As cyanosis , cyanosis or cyanosis (from ancient Greek κυάνεος kyáneos " blue " and - οσις , -osis "[pathological] state"), German blue addiction , one describes in medicine a purple to bluish discoloration of the skin , the mucous membranes , the lips and the fingernails . The special tint does not have to appear simultaneously or equally in all of the areas mentioned. In acute cases, cyanosis can be a symptom of a dangerous or life-threatening disorder of the organism or, if it persists for a long time, it can also be a model for chronic diseases.
The cause of cyanosis is usually a deficiency of the blood with oxygen , either due to lack of recording capability, as at too low oxygen concentration in the breath, an airway obstruction or too long diffusion distances in pathological changes in the lung . The bluish coloration results from the oxygen-dependent coloration of the hemoglobin . While oxygen-rich (oxygenated) hemoglobin is bright red, low-oxygen (deoxygenated) hemoglobin appears dark red / blue. Cyanosis is usually visible from about 5 g of deoxygenated hemoglobin (Hb) in 100 ml of blood.
Forms of cyanosis
A distinction is made between peripheral ( exhaustion cyanosis) and central cyanosis ( mixed cyanosis ), which can also be present at the same time.
Peripheral cyanosis occurs as a result of increased oxygen depletion in the periphery of the body due to slowed blood flow. It can primarily be seen in the discoloration of peripheral parts of the body such as the skin and extremities . The cause can be a reduction in cardiac output ( heart failure ), venous thrombosis , varicose veins , acrocyanosis caused by neural disease or blood changes ( polyglobulia , cold agglutinins , cryoglobulinemia ).
Central cyanosis arises due to a reduced oxygen saturation of the blood in the lungs and manifests itself in a discoloration in particular of the oral mucous membranes, the tongue - whereby a blue discoloration of the veins under the tongue is a good sign of cyanosis - as well as the lips and in other body regions. The cause is either pulmonary insufficient oxygen saturation of the blood in the lungs or cardiac a mixture of oxygen-rich and oxygen-poor blood in the heart due to a heart defect with shunt formation .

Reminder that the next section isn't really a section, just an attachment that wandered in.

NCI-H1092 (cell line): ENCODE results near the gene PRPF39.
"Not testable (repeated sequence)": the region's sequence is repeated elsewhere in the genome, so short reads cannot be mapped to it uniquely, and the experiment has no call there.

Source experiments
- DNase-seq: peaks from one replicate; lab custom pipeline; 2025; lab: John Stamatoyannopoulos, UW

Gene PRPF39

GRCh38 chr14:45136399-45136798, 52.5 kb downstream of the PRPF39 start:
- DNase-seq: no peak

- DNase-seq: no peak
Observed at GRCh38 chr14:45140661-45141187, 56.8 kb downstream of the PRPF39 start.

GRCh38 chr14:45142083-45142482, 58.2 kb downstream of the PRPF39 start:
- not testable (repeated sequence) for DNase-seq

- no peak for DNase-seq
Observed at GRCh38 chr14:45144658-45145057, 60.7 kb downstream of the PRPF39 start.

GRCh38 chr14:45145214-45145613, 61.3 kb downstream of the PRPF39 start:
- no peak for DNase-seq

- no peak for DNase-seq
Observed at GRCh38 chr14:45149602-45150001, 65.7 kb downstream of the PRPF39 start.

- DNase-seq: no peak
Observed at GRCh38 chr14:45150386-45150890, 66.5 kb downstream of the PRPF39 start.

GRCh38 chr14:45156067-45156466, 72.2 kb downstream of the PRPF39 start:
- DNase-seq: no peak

Peripheral and central cyanosis can be differentiated by checking the color of the tongue: with peripheral cyanosis, the tongue does not usually turn bluish, with central cyanosis, however, the cyanotic discoloration can be seen.
The appearance of cyanosis as a result of shunt reversal in heart defects that were not initially associated with cyanosis is known as late cyanosis or Eisenmenger's reaction .
Methemoglobinemia as a cause of cyanosis
A special and comparatively rare disorder that causes cyanosis is the so-called methaemoglobinemia . It is caused by an increased concentration of methemoglobin (Met-Hb, oxidized form of hemoglobin) in the red blood cells. This can be due to a hereditary enzyme defect (not treatable) or caused by the ingestion of substances that have an oxidizing effect on the red blood pigment, such as nitrites (see also poppers ), chlorates or aromatic amines , or by an increased nitrate concentration in food or Drinking water of over 100 mg / l. Met-Hb cannot transport oxygen molecules and as a result of the reaction, the iron bound in hemoglobin loses its ability to store oxygen and release it to organs and body parts. If the concentration of Met-Hb increases by more than 10% of the total amount of hemoglobin (more than 70 to 80% is fatal), there is a lack of oxygen in the blood and cyanosis develops. The chocolate-colored blood will be noticed during a blood test. The skin is slate gray. Symptoms of lack of oxygen in the blood often include dizziness, nausea, headache, increased heart rate, shortness of breath, and drowsiness ( somnolence ). Methaemoglobinemia is particularly dangerous for babies and young children, and its effects are sometimes mistaken for symptoms of a heart defect at these ages. This can result in valuable time being lost in therapy. For treatment, the harmful substance must first be avoided.
- S1 guideline clarification of cyanosis of the German Society for Pediatric Cardiology (DGPK). In: AWMF online (as of 2013) (scope: cyanosis in premature infants, newborns, children and adolescents)
- Gerd Herold : Internal Medicine , 2008, self-published
- Walied Abdulla: Interdisciplinary Intensive Care Medicine. Urban & Fischer, Munich a. a. 1999, ISBN 3-437-41410-0 , p. 5.